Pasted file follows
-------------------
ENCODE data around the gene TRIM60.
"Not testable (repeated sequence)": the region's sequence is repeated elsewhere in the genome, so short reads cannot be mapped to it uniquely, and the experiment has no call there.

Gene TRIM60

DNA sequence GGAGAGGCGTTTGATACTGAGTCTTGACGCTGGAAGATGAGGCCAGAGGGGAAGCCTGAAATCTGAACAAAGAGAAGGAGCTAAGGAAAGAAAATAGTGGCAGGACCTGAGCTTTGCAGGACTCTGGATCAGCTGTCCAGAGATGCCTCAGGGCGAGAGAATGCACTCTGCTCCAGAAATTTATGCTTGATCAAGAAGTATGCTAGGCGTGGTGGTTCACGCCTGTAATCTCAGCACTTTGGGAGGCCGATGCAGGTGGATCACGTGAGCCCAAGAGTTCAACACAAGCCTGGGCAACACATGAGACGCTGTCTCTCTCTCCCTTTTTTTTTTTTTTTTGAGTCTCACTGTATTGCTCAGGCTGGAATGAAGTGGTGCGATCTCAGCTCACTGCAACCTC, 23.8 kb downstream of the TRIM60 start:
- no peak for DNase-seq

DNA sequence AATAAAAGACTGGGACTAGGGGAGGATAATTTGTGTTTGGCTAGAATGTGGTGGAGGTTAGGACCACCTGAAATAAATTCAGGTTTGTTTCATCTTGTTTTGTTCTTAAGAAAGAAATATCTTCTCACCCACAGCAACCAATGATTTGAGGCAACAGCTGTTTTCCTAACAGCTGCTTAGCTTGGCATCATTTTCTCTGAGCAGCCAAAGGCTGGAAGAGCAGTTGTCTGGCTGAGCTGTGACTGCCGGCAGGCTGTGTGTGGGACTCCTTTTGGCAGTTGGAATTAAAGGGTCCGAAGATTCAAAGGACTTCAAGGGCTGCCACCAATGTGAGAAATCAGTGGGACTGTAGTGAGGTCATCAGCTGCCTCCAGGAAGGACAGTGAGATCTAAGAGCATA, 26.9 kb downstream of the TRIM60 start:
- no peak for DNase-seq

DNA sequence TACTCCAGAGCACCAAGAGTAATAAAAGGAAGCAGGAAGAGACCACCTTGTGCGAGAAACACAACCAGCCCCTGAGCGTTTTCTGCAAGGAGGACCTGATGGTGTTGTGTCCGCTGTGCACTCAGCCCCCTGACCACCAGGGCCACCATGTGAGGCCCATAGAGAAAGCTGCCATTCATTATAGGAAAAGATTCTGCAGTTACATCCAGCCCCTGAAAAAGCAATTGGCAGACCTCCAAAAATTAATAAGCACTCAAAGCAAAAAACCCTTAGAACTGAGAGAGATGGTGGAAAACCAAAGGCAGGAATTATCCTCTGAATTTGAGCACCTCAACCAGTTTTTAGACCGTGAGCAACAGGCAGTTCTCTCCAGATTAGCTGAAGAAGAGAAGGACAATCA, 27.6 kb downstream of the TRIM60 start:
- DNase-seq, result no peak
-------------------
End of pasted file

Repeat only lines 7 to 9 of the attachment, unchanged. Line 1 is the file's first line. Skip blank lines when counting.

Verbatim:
- no peak for DNase-seq

DNA sequence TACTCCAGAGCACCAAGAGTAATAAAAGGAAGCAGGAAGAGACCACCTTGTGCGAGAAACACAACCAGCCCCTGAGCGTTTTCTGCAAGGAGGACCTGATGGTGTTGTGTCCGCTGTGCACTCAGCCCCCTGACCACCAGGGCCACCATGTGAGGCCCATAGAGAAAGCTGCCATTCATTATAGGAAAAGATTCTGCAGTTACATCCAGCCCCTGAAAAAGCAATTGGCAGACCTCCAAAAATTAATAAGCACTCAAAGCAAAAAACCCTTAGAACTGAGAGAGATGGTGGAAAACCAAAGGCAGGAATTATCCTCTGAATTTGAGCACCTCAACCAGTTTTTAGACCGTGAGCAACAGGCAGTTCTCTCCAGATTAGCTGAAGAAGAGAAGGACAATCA, 27.6 kb downstream of the TRIM60 start:
- DNase-seq, result no peak